In part 3, you realized the following:
- How many experts are needed to identify the following?
- Solution architecture/topology
- The resources required for each transaction
- The key performance indicators for each resource
- The key log messages for each resource
- The threshold for each key performance indicator
- Maps between transactions and resources
- Relationships and dependencies between resources
- You also realized how much time and effort the above activities require.
The time and effort become more prominent as new issues come up, new key performance indicators are identified, new thresholds are set, transaction to resource maps are updated, and relationships and dependencies are redefined. This is because the process of performing the activities above is iterative. The idea is that the solution will initially need more baby-sitting in production until its wrinkles are ironed out.
What happens if we infuse AI into the identify activities above? Clearly, infusing AI into these activities is easier said than done.
The main component of the AI solution will make use of the following systems that implement a few of the identify activities above and that may already exist in the traditional (non-AI) operations environment:
- Solution architecture/topology software: This software is used to provide the topology to the main AI component.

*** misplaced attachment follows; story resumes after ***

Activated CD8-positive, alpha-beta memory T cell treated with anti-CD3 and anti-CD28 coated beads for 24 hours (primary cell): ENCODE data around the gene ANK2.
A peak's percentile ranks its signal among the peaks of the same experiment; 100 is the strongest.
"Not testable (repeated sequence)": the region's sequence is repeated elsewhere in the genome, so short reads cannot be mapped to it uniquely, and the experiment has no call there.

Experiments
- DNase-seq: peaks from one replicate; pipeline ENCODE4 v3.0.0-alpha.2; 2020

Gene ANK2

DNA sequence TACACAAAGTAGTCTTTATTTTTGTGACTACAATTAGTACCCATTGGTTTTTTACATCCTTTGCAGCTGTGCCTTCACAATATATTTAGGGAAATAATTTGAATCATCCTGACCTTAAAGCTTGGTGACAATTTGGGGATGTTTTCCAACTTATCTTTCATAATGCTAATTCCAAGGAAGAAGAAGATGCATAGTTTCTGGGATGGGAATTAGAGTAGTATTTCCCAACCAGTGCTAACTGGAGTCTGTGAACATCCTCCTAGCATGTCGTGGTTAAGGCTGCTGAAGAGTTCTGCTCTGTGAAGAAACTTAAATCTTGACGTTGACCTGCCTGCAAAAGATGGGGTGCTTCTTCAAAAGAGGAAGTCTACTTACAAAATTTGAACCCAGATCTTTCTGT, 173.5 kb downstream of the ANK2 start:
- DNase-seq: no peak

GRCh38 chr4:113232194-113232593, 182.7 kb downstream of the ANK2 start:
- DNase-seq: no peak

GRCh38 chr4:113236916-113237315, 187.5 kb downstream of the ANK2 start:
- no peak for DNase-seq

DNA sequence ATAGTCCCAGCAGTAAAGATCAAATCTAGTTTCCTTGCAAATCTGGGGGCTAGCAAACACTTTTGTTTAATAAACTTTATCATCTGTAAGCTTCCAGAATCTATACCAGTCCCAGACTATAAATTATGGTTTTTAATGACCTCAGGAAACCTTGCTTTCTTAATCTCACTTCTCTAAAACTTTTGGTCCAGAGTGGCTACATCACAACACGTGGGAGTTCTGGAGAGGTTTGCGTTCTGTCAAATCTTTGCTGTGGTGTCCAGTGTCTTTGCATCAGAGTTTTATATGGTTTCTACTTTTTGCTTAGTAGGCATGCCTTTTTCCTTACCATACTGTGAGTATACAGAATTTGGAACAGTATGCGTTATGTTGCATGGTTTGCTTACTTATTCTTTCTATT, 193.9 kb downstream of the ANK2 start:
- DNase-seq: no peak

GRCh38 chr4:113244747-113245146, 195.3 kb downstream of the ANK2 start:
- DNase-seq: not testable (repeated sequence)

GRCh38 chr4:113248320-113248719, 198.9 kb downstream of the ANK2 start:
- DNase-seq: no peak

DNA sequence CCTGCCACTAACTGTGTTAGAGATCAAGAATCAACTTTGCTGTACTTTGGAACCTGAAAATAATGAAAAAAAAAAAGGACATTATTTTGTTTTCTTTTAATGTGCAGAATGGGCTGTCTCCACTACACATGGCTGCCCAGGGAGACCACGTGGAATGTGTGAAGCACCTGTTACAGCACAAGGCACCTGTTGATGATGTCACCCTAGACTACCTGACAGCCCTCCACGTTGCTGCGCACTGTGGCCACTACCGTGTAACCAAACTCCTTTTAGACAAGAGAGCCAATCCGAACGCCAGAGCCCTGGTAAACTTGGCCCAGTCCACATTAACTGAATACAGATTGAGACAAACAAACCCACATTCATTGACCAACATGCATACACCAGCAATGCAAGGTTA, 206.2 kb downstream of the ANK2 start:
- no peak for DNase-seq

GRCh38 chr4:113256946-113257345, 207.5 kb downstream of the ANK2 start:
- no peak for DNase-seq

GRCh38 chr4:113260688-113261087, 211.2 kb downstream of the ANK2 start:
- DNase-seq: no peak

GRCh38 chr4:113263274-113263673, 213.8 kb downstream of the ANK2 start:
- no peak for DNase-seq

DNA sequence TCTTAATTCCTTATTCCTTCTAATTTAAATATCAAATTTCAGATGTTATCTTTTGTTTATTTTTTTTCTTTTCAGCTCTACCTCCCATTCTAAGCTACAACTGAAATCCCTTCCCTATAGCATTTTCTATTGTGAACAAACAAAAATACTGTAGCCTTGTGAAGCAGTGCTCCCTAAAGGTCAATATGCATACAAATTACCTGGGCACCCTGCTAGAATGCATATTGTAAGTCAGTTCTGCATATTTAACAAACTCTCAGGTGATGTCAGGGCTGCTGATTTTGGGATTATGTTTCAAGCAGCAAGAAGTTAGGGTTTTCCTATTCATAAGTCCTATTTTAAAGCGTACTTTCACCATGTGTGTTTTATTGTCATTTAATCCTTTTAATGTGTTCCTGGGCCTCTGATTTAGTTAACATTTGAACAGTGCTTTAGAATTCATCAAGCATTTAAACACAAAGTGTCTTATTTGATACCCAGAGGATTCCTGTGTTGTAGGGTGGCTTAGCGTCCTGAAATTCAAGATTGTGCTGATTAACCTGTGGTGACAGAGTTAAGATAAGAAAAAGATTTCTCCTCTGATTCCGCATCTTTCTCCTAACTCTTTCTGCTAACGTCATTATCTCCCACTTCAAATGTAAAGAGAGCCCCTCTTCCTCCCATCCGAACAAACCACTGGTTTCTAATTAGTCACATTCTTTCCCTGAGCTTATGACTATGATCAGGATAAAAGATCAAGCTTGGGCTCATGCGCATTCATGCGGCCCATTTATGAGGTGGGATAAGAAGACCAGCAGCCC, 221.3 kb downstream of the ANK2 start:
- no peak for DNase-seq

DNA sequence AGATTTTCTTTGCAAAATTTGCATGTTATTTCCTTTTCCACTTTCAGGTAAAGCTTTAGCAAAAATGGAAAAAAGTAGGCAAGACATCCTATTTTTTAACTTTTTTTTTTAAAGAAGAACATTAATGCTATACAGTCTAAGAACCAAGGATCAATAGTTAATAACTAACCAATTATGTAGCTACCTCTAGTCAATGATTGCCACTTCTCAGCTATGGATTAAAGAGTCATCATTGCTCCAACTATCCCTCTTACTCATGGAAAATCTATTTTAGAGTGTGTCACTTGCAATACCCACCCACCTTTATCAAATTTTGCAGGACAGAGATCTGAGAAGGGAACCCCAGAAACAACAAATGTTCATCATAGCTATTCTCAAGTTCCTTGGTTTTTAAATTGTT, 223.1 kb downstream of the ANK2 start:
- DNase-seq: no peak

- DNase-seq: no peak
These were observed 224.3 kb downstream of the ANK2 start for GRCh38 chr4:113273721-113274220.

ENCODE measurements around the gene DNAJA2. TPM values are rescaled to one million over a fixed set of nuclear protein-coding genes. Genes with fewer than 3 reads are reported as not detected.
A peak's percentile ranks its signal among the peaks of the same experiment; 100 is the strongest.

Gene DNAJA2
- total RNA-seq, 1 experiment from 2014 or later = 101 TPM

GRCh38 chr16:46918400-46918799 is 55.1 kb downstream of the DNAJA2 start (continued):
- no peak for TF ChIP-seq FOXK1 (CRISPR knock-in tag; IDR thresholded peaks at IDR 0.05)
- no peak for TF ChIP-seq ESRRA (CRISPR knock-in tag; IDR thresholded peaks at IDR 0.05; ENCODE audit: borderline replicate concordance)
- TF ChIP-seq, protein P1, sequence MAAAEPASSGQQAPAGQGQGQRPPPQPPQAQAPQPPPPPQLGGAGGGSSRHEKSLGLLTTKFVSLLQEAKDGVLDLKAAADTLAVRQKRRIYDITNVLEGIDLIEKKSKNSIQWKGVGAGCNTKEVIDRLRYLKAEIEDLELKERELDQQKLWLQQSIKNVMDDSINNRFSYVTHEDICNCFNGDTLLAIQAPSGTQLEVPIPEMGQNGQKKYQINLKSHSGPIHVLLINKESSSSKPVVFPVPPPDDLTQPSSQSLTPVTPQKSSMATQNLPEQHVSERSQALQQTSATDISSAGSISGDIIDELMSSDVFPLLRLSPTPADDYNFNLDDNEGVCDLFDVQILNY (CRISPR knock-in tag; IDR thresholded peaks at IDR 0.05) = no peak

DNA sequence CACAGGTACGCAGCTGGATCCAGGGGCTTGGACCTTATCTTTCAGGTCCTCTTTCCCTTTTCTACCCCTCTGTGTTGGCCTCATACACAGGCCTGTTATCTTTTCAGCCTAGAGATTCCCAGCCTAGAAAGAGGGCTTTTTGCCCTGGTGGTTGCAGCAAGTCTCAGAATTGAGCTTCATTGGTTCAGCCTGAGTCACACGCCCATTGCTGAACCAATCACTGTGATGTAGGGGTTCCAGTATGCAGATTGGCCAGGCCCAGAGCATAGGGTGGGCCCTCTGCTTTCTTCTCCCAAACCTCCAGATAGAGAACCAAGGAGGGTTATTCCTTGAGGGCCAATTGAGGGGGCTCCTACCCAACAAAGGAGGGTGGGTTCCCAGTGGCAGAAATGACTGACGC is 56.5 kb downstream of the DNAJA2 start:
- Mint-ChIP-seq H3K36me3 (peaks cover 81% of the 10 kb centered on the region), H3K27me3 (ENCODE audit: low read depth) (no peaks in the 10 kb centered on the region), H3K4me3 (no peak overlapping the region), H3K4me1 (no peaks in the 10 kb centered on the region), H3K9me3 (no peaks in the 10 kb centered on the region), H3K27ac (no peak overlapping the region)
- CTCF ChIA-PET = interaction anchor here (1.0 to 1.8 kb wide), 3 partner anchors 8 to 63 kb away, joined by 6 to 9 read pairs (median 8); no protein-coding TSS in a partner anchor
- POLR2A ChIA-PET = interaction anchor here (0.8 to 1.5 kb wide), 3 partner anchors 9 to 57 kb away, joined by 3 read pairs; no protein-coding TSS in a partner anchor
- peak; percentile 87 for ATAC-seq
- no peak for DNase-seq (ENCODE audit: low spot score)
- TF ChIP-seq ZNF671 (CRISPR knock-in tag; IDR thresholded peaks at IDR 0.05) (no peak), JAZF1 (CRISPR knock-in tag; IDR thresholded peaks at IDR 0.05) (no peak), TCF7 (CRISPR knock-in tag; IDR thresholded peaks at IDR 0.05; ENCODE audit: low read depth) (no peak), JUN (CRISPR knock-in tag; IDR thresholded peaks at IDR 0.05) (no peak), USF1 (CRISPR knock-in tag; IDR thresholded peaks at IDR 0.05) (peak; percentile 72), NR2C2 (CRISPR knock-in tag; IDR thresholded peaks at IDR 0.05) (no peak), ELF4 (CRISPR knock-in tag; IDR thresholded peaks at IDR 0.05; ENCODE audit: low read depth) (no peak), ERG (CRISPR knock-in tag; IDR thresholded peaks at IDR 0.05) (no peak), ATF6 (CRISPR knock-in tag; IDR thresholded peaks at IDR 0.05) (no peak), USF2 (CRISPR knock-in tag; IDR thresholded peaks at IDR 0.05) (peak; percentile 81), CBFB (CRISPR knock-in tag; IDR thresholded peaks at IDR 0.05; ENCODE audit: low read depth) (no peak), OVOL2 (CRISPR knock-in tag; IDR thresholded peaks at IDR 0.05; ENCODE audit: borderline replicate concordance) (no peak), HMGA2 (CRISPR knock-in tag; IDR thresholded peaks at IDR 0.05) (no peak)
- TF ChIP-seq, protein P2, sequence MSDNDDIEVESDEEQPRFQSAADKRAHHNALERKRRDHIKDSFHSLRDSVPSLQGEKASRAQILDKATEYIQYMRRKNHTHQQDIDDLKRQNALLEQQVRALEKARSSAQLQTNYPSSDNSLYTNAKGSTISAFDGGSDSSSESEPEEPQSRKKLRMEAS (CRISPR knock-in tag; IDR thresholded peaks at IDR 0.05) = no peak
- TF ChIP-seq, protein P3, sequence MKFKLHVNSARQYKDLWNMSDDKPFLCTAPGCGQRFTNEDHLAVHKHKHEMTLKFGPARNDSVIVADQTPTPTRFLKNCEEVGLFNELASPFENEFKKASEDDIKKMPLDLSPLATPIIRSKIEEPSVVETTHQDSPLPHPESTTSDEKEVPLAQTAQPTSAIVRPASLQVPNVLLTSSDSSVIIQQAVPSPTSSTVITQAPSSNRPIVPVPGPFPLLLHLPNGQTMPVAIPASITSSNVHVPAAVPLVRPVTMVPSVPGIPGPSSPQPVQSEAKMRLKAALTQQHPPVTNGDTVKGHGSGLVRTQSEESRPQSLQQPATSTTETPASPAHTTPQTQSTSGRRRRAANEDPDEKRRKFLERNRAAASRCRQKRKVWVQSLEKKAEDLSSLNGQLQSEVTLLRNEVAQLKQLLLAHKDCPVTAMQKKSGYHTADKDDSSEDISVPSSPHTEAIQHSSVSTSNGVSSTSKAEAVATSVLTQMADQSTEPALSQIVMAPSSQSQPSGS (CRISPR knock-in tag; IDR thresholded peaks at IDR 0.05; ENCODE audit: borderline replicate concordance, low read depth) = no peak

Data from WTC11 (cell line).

- Monitoring Software: This software tracks the key performance indicators, corresponding thresholds and fires alerts when thresholds are reached. The main AI component is one of the consumers of these alerts.
- Log streaming software: Software that feeds the log messages to the AI component.
Although there are other inputs to the main AI component, I am presenting the need to infuse AI in the identify activity here. The need to infuse AI in the other activities will be presented in future posts.
Here is a relatively simple example of how AI infusion can help identify new KPIs or new messages. The main AI component (machine learning model) gets trained on a normal state of the solution long enough to know what the normal state is. This training includes reading all inputs from the above systems. Once the AI model is trained, it watches all incoming data from the above systems. The AI model will be able to identify what is new (something that it has not seen before). Consequently, it flags it to the experts to look into. After looking into it, the experts may decide that they need to create a new KPI or a new message to track. Clearly, without the AI fusion into the identify activity, the identification of such a new KPI or a new message can be very time-consuming as the amount of data to visually inspect can be very overwhelming in a typical solution.
In the next blog posts, we will continue exploring the need to infuse AI into IT operations.#Featured-area-1#Featured-area-1-home#AI#ArtificialIntelligence#itops#watsonAIOps